Posted by: Brad Stanford | September 26, 2016

A Small Town Revival Pattern

There has been a running question for a few years now about small towns: “What purpose do they serve anymore?”

It use to be that small towns were centers of commerce for the majority of people who were farmers and tradesmen. Small towns were where road, river, and rail met, so they were hubs where you could buy, sell, and trade. Today if I need something, I can very easily order from Amazon and have it delivered to my door. There are certain things I wouldn’t order like that – building supplies, for instance – but for many things, the internet is the center of commerce.

In our town of Dublin, Texas, we did have something going for us, and that was tourism. We had the old Dr Pepper plant that was making original recipe Dr Pepper with cane sugar, rather than high-fructose corn syrup. Because of the restrictions on the delivery area, the fans of this beverage had to come here to get that product. But a very public falling out between the local plant and Dr Pepper corporate led to the end of both an era, and tourism. We’re recovering slowly, for sure. We still have Dublin Bottling works, the Dr Pepper museum, the Ben Hogan museum, and other museums that are quite fascinating. You can very easily make a day trip out of visiting Dublin.

But we very suddenly found ourselves asking the questions that we had ignored up to this point, a symptom of laziness brought on by us being comfortable with our identity as Dr Pepper, Texas. Questions like:

• Who are we?

• Who do we want to be?

• What do we have to offer?

• Is there a reason (or reasons) for the town to exist?

It’s difficult enough asking these questions about one’s own life, let alone the life of a group of people that is a small town. And for a long time, I think we’ve been waiting to see if salvation popped up on its own without us having to do much. This is partly because of experience – things often just work out – and partly because no one large group of people agrees on a direction, or has a great idea about what to do.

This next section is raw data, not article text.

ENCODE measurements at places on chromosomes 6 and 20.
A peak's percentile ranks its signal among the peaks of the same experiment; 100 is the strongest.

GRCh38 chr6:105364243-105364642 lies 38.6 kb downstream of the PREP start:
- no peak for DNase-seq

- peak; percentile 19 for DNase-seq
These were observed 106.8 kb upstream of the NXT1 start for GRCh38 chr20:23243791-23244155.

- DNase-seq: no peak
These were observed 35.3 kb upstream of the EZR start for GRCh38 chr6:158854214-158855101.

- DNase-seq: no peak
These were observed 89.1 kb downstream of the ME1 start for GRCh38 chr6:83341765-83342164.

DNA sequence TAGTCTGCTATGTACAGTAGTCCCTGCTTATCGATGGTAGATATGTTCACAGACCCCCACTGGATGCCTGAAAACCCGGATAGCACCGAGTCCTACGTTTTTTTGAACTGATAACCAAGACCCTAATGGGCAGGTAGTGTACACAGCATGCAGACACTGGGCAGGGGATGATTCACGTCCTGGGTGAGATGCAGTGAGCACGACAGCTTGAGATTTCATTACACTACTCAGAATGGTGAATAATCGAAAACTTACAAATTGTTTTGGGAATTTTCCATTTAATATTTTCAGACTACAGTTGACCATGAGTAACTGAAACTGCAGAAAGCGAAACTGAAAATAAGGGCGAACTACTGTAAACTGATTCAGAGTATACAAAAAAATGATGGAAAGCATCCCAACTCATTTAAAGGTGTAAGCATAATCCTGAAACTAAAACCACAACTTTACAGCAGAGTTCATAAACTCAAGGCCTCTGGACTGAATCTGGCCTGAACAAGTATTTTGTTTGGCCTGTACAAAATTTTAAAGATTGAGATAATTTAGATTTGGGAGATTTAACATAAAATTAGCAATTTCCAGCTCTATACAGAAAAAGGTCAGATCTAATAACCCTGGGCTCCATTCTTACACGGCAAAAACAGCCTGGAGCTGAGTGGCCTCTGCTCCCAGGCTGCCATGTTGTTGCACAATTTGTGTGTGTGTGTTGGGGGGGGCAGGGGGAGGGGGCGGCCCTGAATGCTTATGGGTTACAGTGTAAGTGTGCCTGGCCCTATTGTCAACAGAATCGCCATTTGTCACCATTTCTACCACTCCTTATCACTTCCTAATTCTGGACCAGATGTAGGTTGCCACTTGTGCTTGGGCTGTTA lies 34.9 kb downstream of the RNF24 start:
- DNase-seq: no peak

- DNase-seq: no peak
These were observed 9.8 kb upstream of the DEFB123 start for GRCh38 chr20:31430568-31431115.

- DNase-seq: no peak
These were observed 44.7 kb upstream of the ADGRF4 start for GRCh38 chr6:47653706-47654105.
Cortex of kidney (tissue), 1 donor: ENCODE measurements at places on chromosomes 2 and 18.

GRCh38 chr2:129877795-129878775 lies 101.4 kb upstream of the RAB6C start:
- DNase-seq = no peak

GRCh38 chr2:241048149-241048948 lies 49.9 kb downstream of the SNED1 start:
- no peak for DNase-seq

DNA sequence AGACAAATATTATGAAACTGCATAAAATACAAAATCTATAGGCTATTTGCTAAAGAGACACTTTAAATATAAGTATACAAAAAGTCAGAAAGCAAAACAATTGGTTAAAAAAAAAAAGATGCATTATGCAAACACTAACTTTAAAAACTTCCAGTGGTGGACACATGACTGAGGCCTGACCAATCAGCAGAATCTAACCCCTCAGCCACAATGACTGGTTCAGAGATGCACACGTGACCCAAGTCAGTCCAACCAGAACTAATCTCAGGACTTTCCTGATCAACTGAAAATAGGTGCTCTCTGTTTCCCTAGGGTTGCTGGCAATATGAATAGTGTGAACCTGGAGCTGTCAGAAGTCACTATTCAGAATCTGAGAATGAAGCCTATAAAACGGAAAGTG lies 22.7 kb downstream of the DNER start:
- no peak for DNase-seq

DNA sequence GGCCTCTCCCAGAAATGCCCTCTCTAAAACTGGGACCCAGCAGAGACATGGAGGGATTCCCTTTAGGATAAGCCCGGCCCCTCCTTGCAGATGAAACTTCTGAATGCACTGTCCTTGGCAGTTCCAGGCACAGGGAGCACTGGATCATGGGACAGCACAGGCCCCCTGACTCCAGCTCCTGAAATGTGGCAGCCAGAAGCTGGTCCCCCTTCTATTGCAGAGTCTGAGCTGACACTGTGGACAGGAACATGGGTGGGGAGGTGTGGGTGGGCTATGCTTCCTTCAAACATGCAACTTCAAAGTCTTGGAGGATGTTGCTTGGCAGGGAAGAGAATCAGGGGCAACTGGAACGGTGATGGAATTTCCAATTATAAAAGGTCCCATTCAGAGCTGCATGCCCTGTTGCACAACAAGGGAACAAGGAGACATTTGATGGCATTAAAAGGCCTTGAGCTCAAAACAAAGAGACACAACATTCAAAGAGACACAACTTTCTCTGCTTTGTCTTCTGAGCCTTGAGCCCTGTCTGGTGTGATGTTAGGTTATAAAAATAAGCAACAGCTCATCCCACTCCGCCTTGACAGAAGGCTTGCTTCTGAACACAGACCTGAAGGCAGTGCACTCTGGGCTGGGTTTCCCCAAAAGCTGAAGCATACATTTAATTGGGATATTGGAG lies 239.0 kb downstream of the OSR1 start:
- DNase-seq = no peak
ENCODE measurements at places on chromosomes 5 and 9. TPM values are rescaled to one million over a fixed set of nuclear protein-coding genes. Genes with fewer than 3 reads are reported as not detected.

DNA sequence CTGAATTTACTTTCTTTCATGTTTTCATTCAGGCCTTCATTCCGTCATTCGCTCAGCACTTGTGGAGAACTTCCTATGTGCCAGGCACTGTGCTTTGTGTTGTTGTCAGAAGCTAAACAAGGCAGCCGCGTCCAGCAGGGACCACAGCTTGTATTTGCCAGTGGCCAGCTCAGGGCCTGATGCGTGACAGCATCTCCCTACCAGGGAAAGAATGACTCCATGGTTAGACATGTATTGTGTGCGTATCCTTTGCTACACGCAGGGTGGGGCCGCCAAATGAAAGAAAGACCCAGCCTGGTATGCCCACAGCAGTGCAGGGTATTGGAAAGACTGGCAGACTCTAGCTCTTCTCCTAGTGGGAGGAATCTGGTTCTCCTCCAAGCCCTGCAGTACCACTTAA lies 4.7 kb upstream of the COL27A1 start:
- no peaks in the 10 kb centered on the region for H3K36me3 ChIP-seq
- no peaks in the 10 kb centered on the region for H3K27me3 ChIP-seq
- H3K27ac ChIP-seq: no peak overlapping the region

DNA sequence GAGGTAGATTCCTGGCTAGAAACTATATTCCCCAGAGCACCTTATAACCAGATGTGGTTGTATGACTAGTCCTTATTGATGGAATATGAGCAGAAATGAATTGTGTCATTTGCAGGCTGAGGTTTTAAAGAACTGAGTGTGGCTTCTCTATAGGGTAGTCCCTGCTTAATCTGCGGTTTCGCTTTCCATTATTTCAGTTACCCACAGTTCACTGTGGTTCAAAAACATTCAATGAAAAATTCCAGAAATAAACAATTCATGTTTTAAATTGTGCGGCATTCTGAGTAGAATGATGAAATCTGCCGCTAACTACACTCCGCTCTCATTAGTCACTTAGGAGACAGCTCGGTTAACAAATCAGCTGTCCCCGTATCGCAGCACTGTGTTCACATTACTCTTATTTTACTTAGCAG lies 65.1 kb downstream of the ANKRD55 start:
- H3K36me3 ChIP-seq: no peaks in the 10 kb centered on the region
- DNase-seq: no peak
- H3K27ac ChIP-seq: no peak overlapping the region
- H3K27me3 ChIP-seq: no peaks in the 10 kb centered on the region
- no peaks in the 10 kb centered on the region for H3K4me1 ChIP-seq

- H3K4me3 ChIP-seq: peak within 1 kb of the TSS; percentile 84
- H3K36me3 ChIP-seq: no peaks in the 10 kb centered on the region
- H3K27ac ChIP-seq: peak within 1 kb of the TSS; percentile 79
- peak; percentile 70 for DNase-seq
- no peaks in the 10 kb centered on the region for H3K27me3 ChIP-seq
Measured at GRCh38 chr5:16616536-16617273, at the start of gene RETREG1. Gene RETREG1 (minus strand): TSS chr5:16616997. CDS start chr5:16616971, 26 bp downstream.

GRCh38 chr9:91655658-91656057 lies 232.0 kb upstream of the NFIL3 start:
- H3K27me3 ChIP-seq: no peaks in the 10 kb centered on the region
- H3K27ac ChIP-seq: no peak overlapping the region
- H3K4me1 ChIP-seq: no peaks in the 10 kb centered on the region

After studying other small towns that have recovered from near oblivion and the habits and characteristics of modern people, a pattern is beginning to develop. First, modern city life has taken its toll on many people. While Americans many hold to the belief that life is about having your favorite stores within a five-minute drive from their homes, there are groups of people who look for more out of life than convenience. They’re searching for meaning, or at least new perspectives. People in this group are often attracted to small towns – even dead ones – because at least a small town has the residue character of people who built and accomplished things. Often, people in these groups are artists looking for inspiration and ideas to communicate with others. When artists move in, restoration begins. That may not be a hard and fast rule, but there is definitely a pattern there.

Next, there are those who have climbed the big city ladder and now have work that they can perform from anywhere. When they see the inklings of a small town recovering – think store fronts being rebuilt and internet access – they will move to get out of the rush. Trading Starbucks and Chili’s for no commute, no rush hour, no noise, and no pollution seems to be a good trade (and it is). Life slows down. Work quality goes up. Now, outside money starts to come in. They invite their friends to come visit. People find rest and relaxation. Word starts to spread.

Now, businesses that are needed to support these two groups and their visiting friends start to spring up. And now it becomes easier to live there. This brings in the third man: those looking for a town that is well on its way, and just needs a little more energy to become vibrant again. Some will live and work in the town, others will start making a regular commute to be a part of something special, something that’s full of life.

As these phases develop, the town organically finds its new identity. This could be through purposeful meetings of those concerned, or simply by a chain reaction of activities that inspire each other. Whatever the case, identity springs up, and it works. The energy becomes self-sustaining, and even the old fuddy-duddies who said it wouldn’t happen have to admit that things are happening.

There’s no formula to make this happen in a given town. At least, not yet. But the patterns are intriguing and really speaks to the idea that life finds a way. People aren’t designed to have everything handed to them in a convenient, marketing-department-designed package. They need meaning, purpose, involvement, and a lifestyle of their own choosing. The path of college/job/kids/minivan/stability/retirement that was once called The American Dream has proven to be one more institution that has crumbled under the weight of reality. And as people scramble away from the falling constructs, they will be finding themselves taking up shelter in the one place where life has always been real: the small town.

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